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Nigeria's gas profits 'up in smoke' PDF Print E-mail
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by Andrew Walker   
14 January 2009
ImageCritical Comment: Flaring natural gas is indeed as bad as this news story suggests, but nothing was said about the global-warming potential. It's a criminal act that all of us modern consumers are guilty of. Shell is identified as the major culprit, and many of us remember that because of activist Ken Saro-Wiwa's campaigns for his fellow Nigerians against Shell's pollution, he was executed. I met his brother Owen, another activist, who agreed that it's not very helpful to boycott Shell when we need to boycott petroleum across the board. Read this and weep or wonder. -- Jan Lundberg, editor

*The latest deadline set by the Nigerian government to stop flaring natural gas from oil wells in the Niger Delta has passed without stopping the flames, which campaigners say are poisoning local people.*

"Sometimes you can't tell whether it's the dawn breaking or the flame," says activist Vivian Bellonwu, the frustration clear in her voice, after seeing nothing change despite the 1 January target.

"It's a history of shifting goal posts, missing deadline after deadline".

Everyone agrees gas flaring wastes billions of dollars in useful gas.

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Nigeria is the second largest flarer of gas in the world
Campaigners say it causes huge environmental damage and according to doctors, it is responsible for causing chronic health problems among people who live in the Delta.

But the government and the oil companies are blaming each other.

"It's all insincerity from the government and the companies -they're destroying lives and livelihoods," says Mrs Bellonwu.

Blighted

Nigeria flares the second largest volume of gas of any producer, behind Russia.

Communities who live near Nigeria's more than 1,000 onshore well heads are blighted by gas plumes that rise from the ground, spreading toxic smoke and chemicals over their farms.

Social Action, the organisation Mrs Bellonwu works for, has been representing the communities who live near the many gas flares that light up the watery marshland and mangrove swamps of the Delta.

"When you approach a gas flare, the first thing you notice is the heat, the villages around the flares are all very hot."

The flames also light up the sky 24 hours a day, and the noise that comes from them is a continuous roar like a jet aircraft taking off.

She says doctors have reported higher rates of cancer, children with asthma and a suggestion the burning gasses may be making residents infertile.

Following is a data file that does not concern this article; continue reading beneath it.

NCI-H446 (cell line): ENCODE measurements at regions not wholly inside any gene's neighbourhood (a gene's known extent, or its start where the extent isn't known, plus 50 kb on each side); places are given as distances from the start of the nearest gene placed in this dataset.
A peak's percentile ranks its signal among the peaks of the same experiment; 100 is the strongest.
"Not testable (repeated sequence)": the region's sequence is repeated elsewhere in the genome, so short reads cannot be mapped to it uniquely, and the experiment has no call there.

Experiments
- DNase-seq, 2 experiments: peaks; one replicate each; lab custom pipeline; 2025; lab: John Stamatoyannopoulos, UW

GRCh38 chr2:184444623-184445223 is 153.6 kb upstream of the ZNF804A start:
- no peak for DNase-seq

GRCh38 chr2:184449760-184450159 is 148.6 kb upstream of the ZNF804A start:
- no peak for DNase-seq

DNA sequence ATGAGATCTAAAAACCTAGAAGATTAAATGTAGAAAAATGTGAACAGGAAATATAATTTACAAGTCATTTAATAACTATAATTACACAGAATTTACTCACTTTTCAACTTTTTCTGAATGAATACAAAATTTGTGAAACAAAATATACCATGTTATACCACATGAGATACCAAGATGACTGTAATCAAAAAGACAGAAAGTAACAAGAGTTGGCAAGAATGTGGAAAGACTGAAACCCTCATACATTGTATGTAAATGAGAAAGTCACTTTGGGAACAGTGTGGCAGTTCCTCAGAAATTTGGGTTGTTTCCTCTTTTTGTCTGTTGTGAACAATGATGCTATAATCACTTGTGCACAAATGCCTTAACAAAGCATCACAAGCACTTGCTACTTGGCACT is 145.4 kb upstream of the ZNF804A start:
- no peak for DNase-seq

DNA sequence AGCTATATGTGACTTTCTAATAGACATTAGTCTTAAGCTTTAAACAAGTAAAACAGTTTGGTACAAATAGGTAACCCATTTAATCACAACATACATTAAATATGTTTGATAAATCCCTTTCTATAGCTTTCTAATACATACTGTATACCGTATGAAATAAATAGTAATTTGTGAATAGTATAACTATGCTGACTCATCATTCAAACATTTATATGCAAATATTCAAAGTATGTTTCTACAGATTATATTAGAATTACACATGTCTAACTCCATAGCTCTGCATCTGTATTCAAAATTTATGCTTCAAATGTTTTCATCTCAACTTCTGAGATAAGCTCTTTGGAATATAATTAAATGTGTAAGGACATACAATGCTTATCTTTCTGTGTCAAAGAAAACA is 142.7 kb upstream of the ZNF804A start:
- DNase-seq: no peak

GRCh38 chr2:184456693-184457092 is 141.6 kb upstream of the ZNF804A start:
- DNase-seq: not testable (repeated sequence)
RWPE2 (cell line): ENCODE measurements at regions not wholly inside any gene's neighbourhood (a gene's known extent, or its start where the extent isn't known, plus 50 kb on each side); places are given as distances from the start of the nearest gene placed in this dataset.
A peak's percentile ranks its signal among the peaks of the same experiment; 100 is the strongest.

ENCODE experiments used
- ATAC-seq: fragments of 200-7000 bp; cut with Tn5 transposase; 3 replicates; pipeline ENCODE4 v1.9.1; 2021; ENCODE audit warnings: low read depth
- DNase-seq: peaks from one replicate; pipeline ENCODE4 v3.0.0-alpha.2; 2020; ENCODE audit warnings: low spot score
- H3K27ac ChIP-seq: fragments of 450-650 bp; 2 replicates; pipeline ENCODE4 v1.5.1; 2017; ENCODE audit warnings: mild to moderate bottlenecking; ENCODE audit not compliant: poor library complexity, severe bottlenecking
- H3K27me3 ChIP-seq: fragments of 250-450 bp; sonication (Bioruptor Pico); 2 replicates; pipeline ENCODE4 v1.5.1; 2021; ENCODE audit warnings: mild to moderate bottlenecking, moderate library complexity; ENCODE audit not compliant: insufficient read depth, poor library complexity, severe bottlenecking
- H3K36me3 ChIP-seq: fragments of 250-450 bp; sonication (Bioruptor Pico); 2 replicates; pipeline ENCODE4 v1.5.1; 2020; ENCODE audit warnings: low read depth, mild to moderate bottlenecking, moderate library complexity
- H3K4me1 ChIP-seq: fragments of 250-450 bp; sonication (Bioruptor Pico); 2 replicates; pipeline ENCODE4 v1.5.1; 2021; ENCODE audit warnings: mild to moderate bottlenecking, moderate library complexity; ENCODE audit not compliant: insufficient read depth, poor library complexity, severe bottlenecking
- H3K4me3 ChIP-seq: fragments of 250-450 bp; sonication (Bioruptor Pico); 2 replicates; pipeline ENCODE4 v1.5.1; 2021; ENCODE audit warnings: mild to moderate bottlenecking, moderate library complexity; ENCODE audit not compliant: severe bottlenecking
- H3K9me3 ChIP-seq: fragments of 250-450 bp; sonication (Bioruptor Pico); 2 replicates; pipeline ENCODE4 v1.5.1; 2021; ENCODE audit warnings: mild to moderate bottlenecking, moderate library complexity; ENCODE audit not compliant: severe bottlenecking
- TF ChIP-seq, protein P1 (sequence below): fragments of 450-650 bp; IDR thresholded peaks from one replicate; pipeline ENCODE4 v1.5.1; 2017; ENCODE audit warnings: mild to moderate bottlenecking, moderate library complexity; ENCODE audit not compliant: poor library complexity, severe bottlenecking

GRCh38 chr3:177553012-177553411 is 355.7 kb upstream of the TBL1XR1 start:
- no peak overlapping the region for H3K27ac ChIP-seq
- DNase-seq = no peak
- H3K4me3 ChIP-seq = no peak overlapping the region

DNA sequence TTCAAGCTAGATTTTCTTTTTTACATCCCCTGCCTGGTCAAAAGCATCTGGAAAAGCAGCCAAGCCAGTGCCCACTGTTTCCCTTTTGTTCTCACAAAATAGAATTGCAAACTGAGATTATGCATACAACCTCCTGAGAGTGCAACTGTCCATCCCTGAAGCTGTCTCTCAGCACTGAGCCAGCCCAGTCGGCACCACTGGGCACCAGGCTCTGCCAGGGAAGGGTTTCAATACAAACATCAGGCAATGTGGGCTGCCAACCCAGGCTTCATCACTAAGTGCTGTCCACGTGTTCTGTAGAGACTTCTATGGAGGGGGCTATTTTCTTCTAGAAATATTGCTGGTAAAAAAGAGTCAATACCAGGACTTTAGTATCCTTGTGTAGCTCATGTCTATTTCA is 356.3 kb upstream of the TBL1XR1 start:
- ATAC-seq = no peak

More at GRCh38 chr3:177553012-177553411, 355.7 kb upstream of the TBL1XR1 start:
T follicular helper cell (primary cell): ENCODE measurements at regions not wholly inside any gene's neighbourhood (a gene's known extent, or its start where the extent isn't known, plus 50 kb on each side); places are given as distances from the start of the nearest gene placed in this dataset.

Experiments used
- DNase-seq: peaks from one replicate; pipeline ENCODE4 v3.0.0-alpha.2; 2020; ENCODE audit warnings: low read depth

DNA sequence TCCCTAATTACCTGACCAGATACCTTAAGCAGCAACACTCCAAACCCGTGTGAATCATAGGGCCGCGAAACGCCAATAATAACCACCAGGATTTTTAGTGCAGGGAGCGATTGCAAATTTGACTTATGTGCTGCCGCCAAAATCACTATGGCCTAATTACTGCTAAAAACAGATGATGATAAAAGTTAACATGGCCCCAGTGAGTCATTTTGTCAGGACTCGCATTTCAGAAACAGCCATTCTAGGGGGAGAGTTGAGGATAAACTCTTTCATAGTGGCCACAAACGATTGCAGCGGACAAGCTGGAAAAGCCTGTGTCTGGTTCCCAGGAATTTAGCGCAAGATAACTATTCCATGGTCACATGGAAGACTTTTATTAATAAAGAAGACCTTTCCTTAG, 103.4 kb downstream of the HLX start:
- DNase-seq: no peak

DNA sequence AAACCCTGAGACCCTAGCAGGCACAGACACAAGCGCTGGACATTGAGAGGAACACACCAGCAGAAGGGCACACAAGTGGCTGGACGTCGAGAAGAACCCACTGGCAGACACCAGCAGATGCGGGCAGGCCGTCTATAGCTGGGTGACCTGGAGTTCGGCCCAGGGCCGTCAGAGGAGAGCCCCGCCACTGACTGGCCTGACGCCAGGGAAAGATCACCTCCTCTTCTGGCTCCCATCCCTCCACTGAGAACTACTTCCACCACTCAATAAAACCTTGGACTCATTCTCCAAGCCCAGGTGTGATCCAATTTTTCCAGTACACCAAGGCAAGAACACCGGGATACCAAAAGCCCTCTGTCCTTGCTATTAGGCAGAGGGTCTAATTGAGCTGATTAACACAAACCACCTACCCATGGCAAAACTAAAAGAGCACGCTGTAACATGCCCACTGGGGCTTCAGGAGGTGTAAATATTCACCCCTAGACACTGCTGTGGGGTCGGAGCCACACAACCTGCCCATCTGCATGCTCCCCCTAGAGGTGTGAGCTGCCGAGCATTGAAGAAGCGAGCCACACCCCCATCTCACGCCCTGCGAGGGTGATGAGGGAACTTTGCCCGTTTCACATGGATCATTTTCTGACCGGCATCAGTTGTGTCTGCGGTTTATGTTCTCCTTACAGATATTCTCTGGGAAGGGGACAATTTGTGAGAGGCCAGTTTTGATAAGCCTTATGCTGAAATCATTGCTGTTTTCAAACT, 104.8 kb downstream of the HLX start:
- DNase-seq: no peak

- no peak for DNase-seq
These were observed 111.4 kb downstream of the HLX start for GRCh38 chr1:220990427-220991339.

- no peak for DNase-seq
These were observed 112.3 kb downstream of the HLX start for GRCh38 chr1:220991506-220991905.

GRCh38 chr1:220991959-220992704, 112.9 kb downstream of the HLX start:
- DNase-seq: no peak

"The smoke in some places is overpowering. It can't be good."

Royal Dutch Shell, the largest operator of onshore wells, has not commented on the claims that gas flaring affects the health of local residents.

Not profitable

Nigeria's onshore oil production started in the 1950s.

As the oil comes up through the well head, it emerges with little bubbles of gas.

But until the 1980s with no way to store or transport it, there was little market for natural gas produced in Nigeria.

The operating oil companies simply burned it off.

Since then the price of gas has risen, transportation techniques have developed and drilling technology has improved allowing more oil, and consequently more gas, to be drawn through a single well.

Now experts believe Nigeria is burning billions of dollars of gas from its aging wells, letting potential profits go up in smoke.

Even more ironically, campaigners say, the biggest need for that gas is in Nigeria.

Nigeria is in the grip of a power generation crisis and the gas that is being burned could go a long way towards providing the electricity the country desperately needs in order to develop its economy.

Blame game

The government and the oil companies agree they want to end gas flaring.

Shell says it has reduced the amount of gas flared by more than 30% since 2000.


Nigeria's gas profits 'up in smoke', by Andrew Walker, BBC News, Nigeria

www.oilwatch.org

Nigeria - Stakeholders tackle FG on environment at Summit, by Ugochukwu Chimeziri, Dec. 15, 2008


This article is published under Title 17 U.S.C. Section 107. See the Fair Use Notice for more information.

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Some articles are published under Title 17 U.S.C. Section 107. See Fair Use Notice for more information.